Arts and Crafts Gardens book report

A while ago, I made a list of Arts and Crafts garden books I’d like to read before planning my new garden. I got two for Christmas thanks to my mom, who faithfully clicks in every day to see if I’ve written anything. I have now read (or at least started): (1) Gardens of the Arts and Crafts Movement: Reality and Imagination, by Judith B. Tankard and (2) Gertrude Jekyll’s Lost Garden, by Rosamund Wallinger.

What I learned?

  • Jekyll rhymes with treacle.
  • Jekyll is known for her borders and drifts.
  • Jekyll kept an abbreviated set of her garden plans so that she could consult if need be.
    • Many of these abbreviated plans are in California.*
    • Translating her shorthand (often an illegible set of three letters) into a Latin species name is hard.
  • Other Arts and Crafts gardens were not planned by gardeners, but by architects, and were often impractical.
  • Most surprising to me, many of these gardens used lots of topiaries.
    • Because that’s what the 16th century gardeners did.
    • I was expecting a more “natural” approach, but instead I found a sculptured approach. At least so far. I’m only a third of the way through Tankard’s book.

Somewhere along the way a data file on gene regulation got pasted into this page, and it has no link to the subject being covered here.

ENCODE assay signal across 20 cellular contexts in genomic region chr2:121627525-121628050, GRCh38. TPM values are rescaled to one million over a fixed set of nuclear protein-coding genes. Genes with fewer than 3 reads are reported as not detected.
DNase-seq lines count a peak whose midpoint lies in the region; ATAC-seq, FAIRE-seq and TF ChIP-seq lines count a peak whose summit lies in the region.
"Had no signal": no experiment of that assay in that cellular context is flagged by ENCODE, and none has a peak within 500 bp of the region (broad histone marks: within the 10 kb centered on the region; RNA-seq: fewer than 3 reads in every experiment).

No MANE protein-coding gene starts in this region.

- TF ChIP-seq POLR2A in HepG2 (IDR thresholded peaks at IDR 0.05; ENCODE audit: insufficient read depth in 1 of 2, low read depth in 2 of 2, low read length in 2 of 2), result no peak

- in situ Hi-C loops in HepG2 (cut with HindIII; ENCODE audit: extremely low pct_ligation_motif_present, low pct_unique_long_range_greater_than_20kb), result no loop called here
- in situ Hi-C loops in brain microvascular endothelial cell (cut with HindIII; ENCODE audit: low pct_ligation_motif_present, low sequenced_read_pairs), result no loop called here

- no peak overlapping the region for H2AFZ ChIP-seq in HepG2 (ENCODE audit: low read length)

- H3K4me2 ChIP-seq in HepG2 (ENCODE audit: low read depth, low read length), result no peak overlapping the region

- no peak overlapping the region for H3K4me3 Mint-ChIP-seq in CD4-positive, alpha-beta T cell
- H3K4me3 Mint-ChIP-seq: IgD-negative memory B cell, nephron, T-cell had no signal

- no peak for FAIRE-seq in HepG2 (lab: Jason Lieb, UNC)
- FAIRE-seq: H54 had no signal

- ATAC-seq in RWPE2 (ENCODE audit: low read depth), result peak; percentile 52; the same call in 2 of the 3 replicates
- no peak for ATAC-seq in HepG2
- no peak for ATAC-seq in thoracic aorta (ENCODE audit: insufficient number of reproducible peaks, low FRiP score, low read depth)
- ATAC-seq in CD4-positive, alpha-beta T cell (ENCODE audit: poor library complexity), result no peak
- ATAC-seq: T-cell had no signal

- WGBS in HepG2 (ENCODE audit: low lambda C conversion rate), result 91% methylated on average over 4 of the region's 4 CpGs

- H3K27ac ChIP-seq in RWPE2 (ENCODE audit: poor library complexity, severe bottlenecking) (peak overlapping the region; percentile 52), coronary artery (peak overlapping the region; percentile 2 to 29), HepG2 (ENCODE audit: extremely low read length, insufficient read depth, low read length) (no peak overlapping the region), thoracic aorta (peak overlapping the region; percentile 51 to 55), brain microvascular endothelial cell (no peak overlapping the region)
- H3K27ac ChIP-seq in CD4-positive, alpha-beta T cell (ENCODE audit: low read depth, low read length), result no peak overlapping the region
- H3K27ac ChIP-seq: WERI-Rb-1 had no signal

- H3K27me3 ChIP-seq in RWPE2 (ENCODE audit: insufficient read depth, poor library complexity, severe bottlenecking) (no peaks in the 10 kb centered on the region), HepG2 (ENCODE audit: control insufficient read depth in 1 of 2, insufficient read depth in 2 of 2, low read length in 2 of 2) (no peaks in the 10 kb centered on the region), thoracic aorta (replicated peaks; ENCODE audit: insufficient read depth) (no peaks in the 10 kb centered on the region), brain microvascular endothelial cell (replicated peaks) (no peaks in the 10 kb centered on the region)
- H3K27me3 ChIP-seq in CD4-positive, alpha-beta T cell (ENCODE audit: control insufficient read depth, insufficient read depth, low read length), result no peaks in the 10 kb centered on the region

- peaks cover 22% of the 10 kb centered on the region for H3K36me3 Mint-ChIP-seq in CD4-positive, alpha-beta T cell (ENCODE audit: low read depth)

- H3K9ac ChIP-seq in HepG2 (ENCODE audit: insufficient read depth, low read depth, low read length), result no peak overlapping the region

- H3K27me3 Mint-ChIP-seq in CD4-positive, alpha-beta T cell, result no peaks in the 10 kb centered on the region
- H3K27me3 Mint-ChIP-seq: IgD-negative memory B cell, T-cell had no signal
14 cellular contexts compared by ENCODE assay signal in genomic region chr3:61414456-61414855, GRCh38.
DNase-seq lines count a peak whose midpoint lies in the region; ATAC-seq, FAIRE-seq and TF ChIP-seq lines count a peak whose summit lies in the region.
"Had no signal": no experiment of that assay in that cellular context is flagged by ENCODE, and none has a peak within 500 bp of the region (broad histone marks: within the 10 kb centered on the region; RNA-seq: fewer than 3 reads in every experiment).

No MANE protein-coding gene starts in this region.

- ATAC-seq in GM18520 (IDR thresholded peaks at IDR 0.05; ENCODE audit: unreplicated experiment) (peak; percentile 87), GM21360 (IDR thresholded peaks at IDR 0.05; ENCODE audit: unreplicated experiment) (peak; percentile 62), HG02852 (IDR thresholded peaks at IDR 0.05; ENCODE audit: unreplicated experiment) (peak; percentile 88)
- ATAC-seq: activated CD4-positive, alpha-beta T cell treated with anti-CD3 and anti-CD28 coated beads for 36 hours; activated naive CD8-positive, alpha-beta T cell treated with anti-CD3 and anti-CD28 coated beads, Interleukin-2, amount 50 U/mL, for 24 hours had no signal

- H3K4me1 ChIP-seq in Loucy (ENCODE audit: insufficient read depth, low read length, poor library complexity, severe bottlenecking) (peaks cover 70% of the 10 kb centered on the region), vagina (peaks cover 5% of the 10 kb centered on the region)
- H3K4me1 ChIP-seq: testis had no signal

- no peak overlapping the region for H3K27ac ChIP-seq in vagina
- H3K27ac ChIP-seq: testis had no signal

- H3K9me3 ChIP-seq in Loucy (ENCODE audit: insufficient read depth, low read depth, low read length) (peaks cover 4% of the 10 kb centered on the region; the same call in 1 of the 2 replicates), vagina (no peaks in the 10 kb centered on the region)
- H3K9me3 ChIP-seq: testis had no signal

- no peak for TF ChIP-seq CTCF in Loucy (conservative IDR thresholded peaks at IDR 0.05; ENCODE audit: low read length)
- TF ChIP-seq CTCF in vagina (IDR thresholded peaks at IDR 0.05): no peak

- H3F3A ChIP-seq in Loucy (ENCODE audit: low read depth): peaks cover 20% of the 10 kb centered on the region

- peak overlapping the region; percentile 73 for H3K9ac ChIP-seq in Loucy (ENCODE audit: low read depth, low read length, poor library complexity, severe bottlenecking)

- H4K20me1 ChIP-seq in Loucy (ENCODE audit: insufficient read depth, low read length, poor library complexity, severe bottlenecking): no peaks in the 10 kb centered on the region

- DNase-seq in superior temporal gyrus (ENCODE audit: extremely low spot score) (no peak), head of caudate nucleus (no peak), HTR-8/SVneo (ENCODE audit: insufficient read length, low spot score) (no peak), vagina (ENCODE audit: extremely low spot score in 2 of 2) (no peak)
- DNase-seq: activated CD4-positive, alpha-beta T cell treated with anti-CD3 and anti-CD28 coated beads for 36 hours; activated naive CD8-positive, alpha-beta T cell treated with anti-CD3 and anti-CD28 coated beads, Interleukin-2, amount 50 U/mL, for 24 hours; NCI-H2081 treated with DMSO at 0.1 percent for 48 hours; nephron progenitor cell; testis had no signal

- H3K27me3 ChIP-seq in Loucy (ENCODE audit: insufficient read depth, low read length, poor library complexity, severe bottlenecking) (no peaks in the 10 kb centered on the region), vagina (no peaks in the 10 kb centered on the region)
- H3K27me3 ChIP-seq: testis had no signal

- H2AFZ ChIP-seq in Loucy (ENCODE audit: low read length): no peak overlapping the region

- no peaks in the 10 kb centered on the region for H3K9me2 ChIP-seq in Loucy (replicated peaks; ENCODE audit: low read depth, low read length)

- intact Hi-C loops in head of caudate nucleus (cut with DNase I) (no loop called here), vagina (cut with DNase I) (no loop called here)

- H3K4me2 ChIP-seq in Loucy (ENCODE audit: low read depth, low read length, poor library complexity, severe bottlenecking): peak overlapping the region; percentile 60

As for the books themselves, Tankard’s book is densely written — which means trouble for a skimmer like myself. Ros’s book is charming, although she expects me to know more about her than I do. (I gather she has become famous for recreating Jekyll’s garden from almost nothing and lecturing about it.) Her pictures are lovely, too.

Thanks, Mother, I am enjoying them.  And my conclusion, for now, is that Arts and Crafts gardens can be whatever I want them to be.  I’ll probably wind up with borders and drifts instead of topiaries.  I have enough trouble keeping my hair cut.  (I may wind up with some box borders, though.)

*The plans wound up in California because of something to do with WWII, the Red Cross, and New England — maybe Vermont. Perhaps like the Von Trapp family?  We watched the Sound of Music Sunday night.  The Little One was appalled that Rolf joined the Nazis and was chasing the Von Trapps.  “But he was in love with Liesel!”  She also appreciated Greta being 5, “just like me.”

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